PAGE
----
top of page

Dorna Abyak

Dorna Abyak was born in Amol, Iran, in 1986. She creates ceramic sculptures and installations that represent the human body's imagination. In 2018, she was elected as one of the senior representatives of the Pandora Ceramics Association and has been active in festivals and biennials ever since. One of the association's goals is to empower women ceramicists, and Dorna teaches as well. Last summer, she completed the art residency at the Pandora Society. Her works have been exhibited in Italy, South Korea, and the Museum of Contemporary Art of Cuba. Some of her recent exhibitions include Subterra at the Ancient Museum of Naples and "Zadsarv" at Fuze Gallery in Kashan. In 2023, Dorna Abyak was selected for the 62nd Fenza Biennale and received a grant to stay in Fenza for ten days, where she met with other artists and attended workshops.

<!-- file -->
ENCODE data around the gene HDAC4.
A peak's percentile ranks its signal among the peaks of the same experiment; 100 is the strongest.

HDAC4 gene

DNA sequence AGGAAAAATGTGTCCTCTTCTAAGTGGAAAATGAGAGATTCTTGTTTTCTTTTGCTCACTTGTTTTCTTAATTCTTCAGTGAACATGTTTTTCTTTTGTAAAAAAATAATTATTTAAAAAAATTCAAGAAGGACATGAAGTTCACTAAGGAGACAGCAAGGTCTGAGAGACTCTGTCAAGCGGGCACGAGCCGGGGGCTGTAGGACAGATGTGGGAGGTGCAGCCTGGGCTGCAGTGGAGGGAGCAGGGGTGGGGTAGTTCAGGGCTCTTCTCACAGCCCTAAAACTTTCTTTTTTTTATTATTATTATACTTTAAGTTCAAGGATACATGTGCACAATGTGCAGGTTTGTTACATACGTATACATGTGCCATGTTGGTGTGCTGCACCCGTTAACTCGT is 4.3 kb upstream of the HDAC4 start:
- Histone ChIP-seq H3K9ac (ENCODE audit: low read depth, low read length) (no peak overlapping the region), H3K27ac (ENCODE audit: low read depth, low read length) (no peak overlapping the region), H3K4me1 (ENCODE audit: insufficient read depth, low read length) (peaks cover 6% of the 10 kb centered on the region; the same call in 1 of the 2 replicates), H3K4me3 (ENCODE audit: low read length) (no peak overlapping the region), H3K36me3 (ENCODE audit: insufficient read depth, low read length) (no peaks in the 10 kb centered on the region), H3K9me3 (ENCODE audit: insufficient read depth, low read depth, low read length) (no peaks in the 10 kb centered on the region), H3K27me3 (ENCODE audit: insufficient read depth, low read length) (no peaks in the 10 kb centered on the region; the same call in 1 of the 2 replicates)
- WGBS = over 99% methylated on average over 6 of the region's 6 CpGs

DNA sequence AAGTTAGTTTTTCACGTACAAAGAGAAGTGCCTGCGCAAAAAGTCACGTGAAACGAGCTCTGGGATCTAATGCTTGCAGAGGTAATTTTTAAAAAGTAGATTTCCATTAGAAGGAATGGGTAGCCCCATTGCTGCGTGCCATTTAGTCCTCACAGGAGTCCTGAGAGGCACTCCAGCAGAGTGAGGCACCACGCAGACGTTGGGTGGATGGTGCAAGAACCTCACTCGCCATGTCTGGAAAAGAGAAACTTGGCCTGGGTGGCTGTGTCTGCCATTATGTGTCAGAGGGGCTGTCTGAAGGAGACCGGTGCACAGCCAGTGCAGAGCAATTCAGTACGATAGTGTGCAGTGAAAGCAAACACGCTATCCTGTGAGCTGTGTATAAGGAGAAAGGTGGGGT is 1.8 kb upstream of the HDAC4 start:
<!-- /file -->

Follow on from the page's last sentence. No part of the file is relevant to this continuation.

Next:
The notion that pain is an illusion and everything moves is a fundamental aspect of  Dorna's practice. Her sculptures focus on cracks, broken lines, and differences, as well as the bones themselves. The sculptures represent human bones and are installed side by side, with clean and precise cuts or crude cuts, resulting in a constant theme of pain and oppression of the female body and nature. Her research delves into the deterioration of human nature, exploring what was, what might have been, and what is. In her work, construction and deconstruction are essential, starting with unique pieces of spinal bone, each made by hand without using a mold. Similarly, an important aspect of my practice is the idea that pain is merely an illusion, and everything is in constant motion. my sculptures are as much about the cracks, broken lines, and differences as they are about the bones themselves. With a focus on the deterioration of human nature and a deep exploration of what might have been and what is, her work is a reflection of the act of construction and deconstruction. The sculptures are installed side by side, sometimes with clean and precise cuts, and other times with crude cuts, resulting in a constant theme of pain and oppression of the female body and nature. The research conducted is in the field of humanities

bottom of page